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Msg  62210 of 65647  at  1/26/2010 10:54:37 AM  by

KevinKT


China Update

From Na Liu of Scotia Capital today.
 

China Commodities Weekly for the Week of January 18 - January 22, 2010

Last week, China's nickel, DAP, chemicals, coke, and coal markets were up; grain and potash prices were flat; and copper, aluminum, zinc, iron ore, steel, and urea prices were down.

Macro – Like This Pullback

Last week, China announced its GDP data for Q4/09 and macroeconomic data for December 2009. The data showed robust economic growth in the country, due to both improving economic fundamentals and low statistical base effects (recall that China reports macroeconomic data on a YOY basis, and Q4/08 offers a very easy comparison base). That said, we note that the market reaction to this data has been muted, largely due to the higher-than expected CPI data (1.9% YOY in December), fears about further tightening, and two specific emerging headwinds: loan restrictions and a correction in China’s property market.

Loan Restrictions

We understand that several major Chinese commercial banks, including the Bank of China and the Bank of Agriculture, have received verbal orders from authorities to halt new lending (including bill financing) in the remainder of January, as total new loan additions in China may have already exceeded RMB1.1 trillion in the first two weeks of 2010. The China Securities Journal wrote that since January 18, the Bank of China’s lending system has been “shut down,” so technically no loans can be issued in the remainder of January. Over the weekend, local media (e.g., Guangzhou Daily) reported that in the cities of Nanjing, Hangzhou, and Fuzhou, even personal mortgage loans have been halted for the rest of the January by some (but not all) local banks.

The restriction of lending has been partially confirmed (or partially denied) by Liu Mingkang, Chairman of the China Banking Regulatory Commission (CBRC). Liu said in Hong Kong last week that Chinese regulators had asked some of the nation’s banks to limit lending after they failed to meet

requirements including those for capital. However, the CBRC hasn’t asked all Chinese banks to halt lending. Chinese regulators track more than 10 regulatory requirements for the nation’s banks, Liu said. “If you fail one of them, your loan expansion will be limited. That said, financing for good existing projects will be guaranteed,” he said.

A Correction in the Property Market

Latest housing statistics showed that in Beijing, secondary home transactions were down 72% sequentially in the first half of January 2010. In Shanghai, new home transactions were down 53% sequentially in the same period. In Hanzhou, a second-tier city, the number of cancellations has increased sharply since mid-December.

The situation is more mixed for the country as a whole. It seemed that in the first week of January, transaction volume dropped in 23 cities of the 31 cities surveyed by China Index Academy, but prices largely increased. The situation reversed in the second week, in which 20 cities saw transaction volume increase sequentially, but prices drop in most cities.

In our opinion, the fundamentals for the Chinese property market have not changed – inventory is low in most cities and land value is increasing. Therefore, the property prices are not likely to drop significantly in the near term, and construction should pick up strongly in the spring. That said, we note that the Chinese government has launched various measures to cool the Chinese property market since December, including higher interest rates for second home mortgages, a 40% down payment requirement for a second home, prohibition of land hoarding, and a 5% sales tax for “flipping homes” within five years of purchase. Some home buyers are now willing to take a “wait-and-see” attitude in the near term (rather than line up in front of the sales offices one day ahead). They want to see how the market evolves with the recent government interventions.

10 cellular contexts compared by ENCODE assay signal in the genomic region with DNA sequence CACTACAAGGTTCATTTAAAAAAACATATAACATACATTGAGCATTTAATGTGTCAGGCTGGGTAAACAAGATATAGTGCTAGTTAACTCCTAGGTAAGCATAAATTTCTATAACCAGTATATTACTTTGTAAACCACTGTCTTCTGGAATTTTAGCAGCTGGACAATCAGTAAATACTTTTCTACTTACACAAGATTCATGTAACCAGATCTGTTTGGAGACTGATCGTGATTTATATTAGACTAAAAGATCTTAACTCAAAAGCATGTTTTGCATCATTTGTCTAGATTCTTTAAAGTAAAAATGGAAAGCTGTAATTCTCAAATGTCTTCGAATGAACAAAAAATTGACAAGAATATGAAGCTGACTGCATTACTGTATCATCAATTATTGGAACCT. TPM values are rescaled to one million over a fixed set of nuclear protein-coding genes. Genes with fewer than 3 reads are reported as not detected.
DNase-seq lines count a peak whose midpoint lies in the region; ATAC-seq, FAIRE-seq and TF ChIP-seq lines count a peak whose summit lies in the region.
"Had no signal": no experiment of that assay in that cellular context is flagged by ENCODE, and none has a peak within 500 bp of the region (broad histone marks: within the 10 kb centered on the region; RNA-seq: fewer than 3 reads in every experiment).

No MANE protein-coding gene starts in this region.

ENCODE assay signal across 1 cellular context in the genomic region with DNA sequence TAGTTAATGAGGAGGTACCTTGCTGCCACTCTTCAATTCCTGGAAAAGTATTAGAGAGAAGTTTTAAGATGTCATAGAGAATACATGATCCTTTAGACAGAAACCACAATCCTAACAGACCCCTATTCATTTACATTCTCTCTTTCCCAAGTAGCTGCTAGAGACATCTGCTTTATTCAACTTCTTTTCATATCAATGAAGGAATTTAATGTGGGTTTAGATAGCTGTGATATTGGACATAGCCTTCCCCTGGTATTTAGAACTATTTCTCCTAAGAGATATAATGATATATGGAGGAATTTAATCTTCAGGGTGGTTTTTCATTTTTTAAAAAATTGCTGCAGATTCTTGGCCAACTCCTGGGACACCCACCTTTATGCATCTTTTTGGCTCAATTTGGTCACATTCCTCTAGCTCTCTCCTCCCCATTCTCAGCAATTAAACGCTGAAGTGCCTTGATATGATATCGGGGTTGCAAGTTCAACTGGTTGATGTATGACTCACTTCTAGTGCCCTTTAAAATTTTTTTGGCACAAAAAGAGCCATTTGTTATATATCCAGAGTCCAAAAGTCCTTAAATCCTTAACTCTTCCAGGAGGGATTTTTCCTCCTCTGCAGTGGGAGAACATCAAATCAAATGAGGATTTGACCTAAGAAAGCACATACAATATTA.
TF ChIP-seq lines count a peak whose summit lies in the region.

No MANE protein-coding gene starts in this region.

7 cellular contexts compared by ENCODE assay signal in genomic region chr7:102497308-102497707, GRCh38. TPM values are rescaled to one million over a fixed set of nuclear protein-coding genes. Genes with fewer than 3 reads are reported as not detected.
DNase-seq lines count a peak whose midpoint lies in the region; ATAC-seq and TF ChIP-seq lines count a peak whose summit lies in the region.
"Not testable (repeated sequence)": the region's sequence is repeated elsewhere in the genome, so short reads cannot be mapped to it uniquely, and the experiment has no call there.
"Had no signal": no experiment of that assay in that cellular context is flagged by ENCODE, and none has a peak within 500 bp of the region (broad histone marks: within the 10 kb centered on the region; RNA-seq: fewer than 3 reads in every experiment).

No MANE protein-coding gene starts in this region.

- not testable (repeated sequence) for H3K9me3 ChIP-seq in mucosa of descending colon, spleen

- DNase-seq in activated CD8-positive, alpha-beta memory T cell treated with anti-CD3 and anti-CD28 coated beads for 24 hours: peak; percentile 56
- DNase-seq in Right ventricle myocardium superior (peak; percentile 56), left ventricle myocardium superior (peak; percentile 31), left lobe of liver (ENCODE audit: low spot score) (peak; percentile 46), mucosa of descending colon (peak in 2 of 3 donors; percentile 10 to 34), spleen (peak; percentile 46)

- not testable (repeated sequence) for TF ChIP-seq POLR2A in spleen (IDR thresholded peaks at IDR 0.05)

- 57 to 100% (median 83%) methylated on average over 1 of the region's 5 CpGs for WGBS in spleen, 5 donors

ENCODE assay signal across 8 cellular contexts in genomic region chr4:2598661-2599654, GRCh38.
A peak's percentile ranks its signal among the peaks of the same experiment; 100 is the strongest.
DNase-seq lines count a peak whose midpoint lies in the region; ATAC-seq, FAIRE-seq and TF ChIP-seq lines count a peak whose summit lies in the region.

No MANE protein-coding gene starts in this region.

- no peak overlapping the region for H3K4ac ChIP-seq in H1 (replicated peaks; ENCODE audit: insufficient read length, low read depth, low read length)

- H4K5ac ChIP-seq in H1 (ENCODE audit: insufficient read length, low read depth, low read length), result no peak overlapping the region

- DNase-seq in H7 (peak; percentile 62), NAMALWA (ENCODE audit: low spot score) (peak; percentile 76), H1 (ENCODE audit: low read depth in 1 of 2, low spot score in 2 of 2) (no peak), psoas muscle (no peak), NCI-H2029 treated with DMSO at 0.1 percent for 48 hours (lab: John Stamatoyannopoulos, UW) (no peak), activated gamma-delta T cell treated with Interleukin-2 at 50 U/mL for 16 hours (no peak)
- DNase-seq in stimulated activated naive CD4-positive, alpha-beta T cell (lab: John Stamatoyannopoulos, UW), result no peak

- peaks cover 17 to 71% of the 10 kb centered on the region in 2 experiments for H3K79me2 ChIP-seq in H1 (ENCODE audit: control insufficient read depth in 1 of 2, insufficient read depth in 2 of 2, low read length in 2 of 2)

Like This Pullback

In our thematic piece for 2010, entitled “Focus 2010 – China Outlook, The Three Economic Trends” dated January 11, 2010, we wrote:

“We note that the raw materials sectors have rallied hard since last March without any serious pullback (and our recommendation has been “overweight” all the way along). If any deep pullback in the raw materials sectors were to happen in the next few months, we believe it would most likely happen sometime in January-February 2010 … If some investors decided to take some profit in early 2010, we believe that this could become a very good buying opportunity for a potentially powerful rally in the spring of 2010, when Chinese construction activities come back.”

Indeed, it would be nice to see a pullback in a number of areas: the global raw materials sectors, Chinese loan growth, the Chinese property market, and China’s physical raw materials imports. A pullback in all of these areas will help contain inflation expectations, asset bubble formation, and further policy tightening, and it will also offer investors a better entry point for the raw materials sectors.

Take Chinese imports, for example – preliminary data showed that in December, China imported a record 21.26 million tonnes of crude oil, or 5.02 million barrels per day. This is the first time that China’s crude oil imports topped 5 million bpd on a daily rate basis. In the same month, China imported 62.16 million tonnes of iron ore, up 80% YOY and 22% MOM, representing China’s second-highest monthly import on record. And China imported 369,368 tonnes of unwrought copper, up 27.3% MOM and 28.9% YOY.

Although strong import data are naturally bullish for related commodities, our only concern is that these imports are made by Chinese importers based on a very high expectation for the spring revival of economic activities after the seasonally slow winter. Latest data show that property construction slowed down sharply in December (up only 8.3% YOY versus up 40%-66% YOY during August –November 2009), likely due to the adverse weather in the country. This shows that the strong commodities import in December is counter-seasonal. A large portion of these imported materials are being built into inventory. The risk for the bulls, us included, is that when spring comes and construction activities take off, inventories for key commodities, after months of building in 2009 and early 2010, could be found to be on the high side. In the meantime, higher commodities prices will also encourage local production growth for commodities such as low-grade iron ore, nickel pig iron, or coal from small mines. With a comfortable inventory level and higher local output, commodities imports might not be as strong as the bulls would like to see in the spring, even if economic activities pick up strongly in March and April as we expect.